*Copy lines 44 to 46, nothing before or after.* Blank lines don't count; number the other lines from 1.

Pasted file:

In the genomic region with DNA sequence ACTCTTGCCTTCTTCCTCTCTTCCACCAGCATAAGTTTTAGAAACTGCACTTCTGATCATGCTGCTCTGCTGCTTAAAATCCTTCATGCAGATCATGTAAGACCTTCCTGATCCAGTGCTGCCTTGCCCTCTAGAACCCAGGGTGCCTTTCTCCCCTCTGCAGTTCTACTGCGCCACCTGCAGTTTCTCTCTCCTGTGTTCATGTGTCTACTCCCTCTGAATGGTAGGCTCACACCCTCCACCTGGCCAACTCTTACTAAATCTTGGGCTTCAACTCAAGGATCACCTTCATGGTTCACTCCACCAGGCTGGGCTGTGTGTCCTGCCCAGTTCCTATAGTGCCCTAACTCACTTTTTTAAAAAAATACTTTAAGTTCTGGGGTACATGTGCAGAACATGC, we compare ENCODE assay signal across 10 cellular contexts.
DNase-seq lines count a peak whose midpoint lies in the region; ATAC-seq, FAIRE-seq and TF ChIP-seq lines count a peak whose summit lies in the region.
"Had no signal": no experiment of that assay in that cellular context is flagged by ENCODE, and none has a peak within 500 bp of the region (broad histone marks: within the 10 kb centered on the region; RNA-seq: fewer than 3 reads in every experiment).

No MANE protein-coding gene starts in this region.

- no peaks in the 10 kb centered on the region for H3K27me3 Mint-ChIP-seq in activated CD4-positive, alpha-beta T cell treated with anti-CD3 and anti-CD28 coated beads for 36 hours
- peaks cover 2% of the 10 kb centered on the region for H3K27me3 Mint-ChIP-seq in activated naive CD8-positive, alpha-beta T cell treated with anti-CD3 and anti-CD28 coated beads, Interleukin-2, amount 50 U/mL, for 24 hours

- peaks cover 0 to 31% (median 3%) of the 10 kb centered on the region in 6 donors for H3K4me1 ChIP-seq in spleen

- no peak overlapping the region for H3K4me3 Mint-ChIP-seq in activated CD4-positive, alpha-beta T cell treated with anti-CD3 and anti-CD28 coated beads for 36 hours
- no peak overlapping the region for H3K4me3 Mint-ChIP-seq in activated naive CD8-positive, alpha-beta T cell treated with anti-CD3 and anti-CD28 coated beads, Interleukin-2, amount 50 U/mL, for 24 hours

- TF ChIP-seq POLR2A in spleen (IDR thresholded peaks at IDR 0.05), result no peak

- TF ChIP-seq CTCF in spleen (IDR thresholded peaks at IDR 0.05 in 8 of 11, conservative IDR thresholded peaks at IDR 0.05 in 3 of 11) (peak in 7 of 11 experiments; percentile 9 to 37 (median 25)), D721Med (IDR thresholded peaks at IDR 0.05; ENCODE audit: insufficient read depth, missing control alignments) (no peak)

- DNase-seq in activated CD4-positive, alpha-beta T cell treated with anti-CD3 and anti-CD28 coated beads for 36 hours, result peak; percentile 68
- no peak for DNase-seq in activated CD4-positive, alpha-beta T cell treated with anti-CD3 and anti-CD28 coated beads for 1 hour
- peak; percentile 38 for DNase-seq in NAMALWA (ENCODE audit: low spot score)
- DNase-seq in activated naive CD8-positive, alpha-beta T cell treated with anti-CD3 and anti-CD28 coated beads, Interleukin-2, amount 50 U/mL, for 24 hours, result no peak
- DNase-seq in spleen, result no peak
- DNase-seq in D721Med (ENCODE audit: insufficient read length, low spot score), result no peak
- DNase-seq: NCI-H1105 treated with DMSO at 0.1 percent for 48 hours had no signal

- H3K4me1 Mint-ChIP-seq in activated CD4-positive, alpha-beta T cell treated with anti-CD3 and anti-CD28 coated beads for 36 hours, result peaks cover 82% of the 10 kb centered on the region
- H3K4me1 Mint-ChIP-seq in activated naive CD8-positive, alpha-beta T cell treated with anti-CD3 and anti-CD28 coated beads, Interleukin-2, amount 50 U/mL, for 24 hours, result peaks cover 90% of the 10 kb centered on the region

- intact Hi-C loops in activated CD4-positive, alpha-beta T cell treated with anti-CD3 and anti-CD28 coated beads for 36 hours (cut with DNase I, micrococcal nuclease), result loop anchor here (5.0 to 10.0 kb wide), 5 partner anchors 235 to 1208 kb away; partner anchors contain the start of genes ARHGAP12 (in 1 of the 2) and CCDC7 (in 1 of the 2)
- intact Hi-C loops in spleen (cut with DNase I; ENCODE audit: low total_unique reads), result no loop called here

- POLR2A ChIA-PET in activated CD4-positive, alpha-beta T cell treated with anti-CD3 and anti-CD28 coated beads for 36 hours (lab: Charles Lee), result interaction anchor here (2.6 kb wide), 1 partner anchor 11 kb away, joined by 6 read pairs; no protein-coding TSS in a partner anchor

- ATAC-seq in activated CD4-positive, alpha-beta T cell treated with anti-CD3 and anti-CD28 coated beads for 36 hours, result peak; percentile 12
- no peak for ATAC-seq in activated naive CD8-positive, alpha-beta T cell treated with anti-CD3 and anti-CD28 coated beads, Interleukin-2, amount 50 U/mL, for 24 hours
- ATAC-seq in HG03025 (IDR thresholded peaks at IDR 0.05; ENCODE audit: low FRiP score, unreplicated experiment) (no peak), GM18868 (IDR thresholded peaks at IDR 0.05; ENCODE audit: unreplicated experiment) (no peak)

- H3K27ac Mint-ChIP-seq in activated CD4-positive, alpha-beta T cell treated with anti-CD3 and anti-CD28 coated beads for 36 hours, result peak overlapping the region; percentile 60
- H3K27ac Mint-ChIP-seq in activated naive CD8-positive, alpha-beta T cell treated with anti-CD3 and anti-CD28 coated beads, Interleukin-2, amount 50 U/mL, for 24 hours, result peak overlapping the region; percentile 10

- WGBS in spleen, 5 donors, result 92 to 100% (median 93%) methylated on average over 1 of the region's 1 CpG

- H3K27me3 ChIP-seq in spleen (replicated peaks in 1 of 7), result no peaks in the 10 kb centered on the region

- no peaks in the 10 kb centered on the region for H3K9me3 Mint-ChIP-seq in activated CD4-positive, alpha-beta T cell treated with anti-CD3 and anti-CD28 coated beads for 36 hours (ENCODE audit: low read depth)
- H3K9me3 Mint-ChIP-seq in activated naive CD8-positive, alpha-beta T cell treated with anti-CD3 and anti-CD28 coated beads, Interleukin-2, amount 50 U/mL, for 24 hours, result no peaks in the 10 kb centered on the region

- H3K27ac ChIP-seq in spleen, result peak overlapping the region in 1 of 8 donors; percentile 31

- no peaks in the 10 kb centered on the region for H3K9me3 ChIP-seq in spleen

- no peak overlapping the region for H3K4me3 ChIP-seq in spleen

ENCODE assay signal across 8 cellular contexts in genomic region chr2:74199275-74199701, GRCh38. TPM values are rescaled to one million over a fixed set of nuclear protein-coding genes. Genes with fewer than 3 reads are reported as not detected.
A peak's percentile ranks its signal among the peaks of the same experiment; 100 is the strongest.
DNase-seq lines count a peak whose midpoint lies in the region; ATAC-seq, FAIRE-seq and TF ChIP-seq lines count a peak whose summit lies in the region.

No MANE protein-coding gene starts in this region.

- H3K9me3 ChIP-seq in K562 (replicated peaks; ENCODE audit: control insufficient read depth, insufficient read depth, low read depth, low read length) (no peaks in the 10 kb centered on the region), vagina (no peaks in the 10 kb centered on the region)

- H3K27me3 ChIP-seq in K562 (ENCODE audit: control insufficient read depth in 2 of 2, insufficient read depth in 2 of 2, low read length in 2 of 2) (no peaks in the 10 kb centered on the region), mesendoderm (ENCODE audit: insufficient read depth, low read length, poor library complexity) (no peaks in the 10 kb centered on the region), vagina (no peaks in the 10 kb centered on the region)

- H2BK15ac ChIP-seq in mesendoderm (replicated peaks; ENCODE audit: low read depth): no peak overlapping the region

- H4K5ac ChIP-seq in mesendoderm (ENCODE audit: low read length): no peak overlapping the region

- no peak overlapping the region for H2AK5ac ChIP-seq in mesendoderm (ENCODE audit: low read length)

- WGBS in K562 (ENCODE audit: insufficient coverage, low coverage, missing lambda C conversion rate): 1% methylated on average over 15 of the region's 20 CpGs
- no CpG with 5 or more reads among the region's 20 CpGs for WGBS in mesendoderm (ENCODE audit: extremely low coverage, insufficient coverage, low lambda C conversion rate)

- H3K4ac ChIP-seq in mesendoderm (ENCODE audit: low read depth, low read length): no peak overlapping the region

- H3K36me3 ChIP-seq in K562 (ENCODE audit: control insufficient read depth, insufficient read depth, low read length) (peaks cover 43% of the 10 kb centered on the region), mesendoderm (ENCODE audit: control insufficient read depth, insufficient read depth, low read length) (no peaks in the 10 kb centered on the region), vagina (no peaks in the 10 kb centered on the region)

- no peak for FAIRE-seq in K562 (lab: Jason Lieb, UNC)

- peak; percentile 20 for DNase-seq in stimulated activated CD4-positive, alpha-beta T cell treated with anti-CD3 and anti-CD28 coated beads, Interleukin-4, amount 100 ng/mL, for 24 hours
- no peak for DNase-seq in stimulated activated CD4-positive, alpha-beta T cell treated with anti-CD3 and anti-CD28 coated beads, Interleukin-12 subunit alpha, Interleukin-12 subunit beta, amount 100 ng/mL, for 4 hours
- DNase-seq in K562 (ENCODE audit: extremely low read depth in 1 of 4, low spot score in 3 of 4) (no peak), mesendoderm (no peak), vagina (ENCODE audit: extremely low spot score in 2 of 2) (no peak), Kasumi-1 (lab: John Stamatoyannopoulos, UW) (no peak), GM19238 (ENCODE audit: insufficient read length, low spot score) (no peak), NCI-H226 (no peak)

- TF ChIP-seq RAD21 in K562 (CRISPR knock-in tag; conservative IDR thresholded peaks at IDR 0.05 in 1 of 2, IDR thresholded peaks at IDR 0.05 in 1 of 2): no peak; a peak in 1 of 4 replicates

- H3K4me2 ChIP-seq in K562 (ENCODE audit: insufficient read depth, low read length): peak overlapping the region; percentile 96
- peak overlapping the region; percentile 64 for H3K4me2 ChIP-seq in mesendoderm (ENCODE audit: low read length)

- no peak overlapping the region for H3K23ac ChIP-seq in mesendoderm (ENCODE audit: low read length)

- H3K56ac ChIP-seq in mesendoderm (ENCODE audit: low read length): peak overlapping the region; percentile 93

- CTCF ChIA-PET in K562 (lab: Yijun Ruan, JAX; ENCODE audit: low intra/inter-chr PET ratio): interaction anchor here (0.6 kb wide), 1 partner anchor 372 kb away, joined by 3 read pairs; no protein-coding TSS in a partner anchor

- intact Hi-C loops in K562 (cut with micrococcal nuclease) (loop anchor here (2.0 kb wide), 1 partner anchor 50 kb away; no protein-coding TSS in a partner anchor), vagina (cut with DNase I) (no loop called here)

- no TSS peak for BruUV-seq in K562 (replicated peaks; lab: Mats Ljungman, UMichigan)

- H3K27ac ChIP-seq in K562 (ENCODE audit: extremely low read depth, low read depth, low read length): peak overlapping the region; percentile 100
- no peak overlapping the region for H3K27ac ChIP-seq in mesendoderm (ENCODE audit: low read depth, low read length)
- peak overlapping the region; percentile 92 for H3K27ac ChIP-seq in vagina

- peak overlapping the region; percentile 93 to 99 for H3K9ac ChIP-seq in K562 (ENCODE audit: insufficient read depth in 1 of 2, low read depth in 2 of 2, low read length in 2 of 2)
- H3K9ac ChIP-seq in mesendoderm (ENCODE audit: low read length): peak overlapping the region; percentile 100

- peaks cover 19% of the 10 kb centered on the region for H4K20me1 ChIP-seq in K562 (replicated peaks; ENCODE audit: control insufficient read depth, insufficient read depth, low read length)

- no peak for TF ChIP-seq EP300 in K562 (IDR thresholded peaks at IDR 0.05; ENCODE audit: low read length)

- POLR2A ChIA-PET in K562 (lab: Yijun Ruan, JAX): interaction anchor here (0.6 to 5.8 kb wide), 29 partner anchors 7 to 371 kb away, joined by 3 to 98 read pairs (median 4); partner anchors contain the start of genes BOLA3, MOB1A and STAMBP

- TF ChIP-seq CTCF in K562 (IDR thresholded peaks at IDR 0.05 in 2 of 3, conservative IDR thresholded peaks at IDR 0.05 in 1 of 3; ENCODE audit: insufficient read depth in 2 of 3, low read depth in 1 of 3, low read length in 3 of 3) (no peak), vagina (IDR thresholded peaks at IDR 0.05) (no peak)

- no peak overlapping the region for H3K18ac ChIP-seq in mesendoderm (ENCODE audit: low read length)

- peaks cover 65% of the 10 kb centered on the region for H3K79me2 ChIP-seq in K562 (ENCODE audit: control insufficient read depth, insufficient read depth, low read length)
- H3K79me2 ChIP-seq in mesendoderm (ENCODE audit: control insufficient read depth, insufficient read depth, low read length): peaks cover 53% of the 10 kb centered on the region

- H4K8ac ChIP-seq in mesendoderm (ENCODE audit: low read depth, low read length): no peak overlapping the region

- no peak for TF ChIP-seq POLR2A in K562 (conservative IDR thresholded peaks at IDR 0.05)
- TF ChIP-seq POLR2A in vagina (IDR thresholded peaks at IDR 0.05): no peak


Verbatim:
- no peak overlapping the region for H2AK5ac ChIP-seq in mesendoderm (ENCODE audit: low read length)

- WGBS in K562 (ENCODE audit: insufficient coverage, low coverage, missing lambda C conversion rate): 1% methylated on average over 15 of the region's 20 CpGs
- no CpG with 5 or more reads among the region's 20 CpGs for WGBS in mesendoderm (ENCODE audit: extremely low coverage, insufficient coverage, low lambda C conversion rate)